Eight grader Bee Branch’s family is not like the other’s at her school. Her workaholic genius father Elgie works for Microsoft while her slightly eccentric mother Bernadette lives an almost reclusive life in their giant old house that was once a girls’ reform school. Bernadette doesn’t fit in with the other parents, or the “gnats” as she refers to them, and she doesn’t want to.
When Bee suggests a trip to Antarctica as her reward for graduating 8th-grade with excellent grades, and her parents agree, she’s pleasantly surprised. Plans are made and bags are packed, but one day, after a series of mishaps and arguments between Bernadette and Elgie and Bernadette and the “gnats,” Bernadette disappears.
Bee works to put together the pieces of her mother’s mysterious disappearance through emails and letters, police reports and receipts, and she ends up learning there is much more to her mother than she once believed.
Where’d You Go, Bernadette? is both engrossing and deeply funny. An epistolary novel composed primarily of letters and transcripts the reader must put together the pieces of Bernadette’s disappearance alongside Bee. Semple expertly builds suspense and intrigue while also poking fun of both the letter-writers and the world they inhabit. The slightly unhinged ramblings of PTA moms are hysterical and the antics of background characters in audio transcripts or police reports provide amusing asides. Semple’s experience as a TV writer shows in that the plot does not suffer from the trappings novels of this format sometimes fall into; Semple knows how to “show” the readers what is happening primarily through dialogue and brief interactive scenes.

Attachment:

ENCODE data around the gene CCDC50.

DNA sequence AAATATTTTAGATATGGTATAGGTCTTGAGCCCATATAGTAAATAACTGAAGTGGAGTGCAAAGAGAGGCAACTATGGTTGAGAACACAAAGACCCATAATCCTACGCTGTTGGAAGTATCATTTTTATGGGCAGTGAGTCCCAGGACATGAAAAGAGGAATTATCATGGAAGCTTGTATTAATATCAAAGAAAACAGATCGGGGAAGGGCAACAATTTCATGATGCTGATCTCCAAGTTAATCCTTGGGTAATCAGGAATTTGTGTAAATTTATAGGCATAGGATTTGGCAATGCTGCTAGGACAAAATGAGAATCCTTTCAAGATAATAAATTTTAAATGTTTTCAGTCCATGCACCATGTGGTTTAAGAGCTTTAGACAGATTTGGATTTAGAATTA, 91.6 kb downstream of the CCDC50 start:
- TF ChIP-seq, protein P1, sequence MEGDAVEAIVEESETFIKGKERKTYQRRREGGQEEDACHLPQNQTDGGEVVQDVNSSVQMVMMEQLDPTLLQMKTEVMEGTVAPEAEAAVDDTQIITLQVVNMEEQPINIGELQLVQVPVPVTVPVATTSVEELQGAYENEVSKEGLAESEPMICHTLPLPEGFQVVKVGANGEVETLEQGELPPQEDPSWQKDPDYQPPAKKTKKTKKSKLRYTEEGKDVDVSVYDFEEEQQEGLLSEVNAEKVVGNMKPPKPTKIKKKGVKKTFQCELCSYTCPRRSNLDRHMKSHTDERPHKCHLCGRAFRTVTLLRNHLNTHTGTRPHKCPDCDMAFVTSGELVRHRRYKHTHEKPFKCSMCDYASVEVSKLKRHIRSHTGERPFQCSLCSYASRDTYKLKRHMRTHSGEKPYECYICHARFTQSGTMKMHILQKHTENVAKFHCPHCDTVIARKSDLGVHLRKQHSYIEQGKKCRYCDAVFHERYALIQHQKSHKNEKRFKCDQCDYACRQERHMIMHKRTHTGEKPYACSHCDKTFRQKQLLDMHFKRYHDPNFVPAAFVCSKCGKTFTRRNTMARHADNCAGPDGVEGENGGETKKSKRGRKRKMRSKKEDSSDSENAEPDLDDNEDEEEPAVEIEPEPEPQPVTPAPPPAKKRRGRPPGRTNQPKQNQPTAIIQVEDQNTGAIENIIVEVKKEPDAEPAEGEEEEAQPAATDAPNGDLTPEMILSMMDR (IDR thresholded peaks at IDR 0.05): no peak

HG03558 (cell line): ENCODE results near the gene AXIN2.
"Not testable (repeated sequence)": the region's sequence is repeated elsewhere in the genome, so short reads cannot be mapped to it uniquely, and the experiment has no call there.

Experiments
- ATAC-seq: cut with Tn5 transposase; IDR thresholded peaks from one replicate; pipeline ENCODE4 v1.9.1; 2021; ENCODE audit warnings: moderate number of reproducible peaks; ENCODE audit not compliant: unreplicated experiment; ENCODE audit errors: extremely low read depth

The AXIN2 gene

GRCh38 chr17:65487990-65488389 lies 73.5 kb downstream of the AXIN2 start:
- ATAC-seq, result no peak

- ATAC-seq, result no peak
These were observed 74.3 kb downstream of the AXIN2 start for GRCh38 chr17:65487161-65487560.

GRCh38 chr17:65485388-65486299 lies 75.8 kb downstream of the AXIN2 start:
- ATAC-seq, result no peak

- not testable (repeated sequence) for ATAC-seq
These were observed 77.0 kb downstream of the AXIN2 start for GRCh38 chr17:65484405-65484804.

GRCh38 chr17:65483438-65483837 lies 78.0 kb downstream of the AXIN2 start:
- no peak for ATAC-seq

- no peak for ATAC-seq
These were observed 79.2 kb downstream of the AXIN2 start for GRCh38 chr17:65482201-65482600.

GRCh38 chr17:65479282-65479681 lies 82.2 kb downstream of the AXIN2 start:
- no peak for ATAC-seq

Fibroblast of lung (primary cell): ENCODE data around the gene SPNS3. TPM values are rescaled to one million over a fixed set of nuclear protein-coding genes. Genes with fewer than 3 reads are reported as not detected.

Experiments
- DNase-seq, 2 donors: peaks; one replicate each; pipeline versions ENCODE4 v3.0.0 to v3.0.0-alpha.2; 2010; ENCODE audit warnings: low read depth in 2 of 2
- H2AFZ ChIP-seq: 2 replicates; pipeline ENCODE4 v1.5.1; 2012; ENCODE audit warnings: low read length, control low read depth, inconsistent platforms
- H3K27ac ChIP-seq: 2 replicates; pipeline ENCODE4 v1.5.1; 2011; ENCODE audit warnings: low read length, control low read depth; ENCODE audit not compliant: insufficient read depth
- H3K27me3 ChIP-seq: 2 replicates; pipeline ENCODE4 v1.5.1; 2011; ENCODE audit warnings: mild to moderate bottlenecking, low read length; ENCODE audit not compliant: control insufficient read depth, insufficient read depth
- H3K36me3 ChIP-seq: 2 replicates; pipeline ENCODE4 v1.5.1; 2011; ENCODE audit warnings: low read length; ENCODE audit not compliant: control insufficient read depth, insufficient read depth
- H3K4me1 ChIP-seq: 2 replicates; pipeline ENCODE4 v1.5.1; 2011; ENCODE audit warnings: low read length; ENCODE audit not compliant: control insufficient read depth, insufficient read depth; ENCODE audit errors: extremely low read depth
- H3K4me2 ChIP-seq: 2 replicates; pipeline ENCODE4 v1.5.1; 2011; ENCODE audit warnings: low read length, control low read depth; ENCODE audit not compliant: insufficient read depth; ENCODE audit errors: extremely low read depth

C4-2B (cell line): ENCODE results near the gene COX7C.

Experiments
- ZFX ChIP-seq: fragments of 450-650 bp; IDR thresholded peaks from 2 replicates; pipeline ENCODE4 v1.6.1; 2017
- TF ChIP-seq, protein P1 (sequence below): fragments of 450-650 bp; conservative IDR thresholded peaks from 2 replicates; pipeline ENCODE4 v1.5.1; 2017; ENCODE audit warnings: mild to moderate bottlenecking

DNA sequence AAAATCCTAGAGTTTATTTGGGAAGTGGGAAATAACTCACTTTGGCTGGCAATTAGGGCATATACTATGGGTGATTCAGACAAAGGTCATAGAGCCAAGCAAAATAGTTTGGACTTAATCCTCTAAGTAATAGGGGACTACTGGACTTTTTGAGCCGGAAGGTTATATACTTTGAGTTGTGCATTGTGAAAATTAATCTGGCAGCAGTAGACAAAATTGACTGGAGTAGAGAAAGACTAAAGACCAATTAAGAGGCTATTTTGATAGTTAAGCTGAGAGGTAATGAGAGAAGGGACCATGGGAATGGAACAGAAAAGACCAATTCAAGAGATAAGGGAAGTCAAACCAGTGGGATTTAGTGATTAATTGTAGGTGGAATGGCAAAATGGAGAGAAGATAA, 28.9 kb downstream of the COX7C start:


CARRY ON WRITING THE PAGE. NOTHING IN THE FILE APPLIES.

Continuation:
Semple has written a satirical mystery that feels refreshingly unique. The style does not feel gimmicky and instead provides the perfect format in which to provide social commentary through dry humor reminiscent of British works.
The novels’ weaknesses are minimal but more apparent toward the end when the letter format switches to Bee’s narration; while it is still well-written and engaging, it feels a bit rushed. Yet even while the ending is slightly anti-climactic, it almost adds to the almost absurdist humor of it.
Semple’s novel is perfect for those in need of a quick, engaging read and a good laugh at life. (★★★★☆)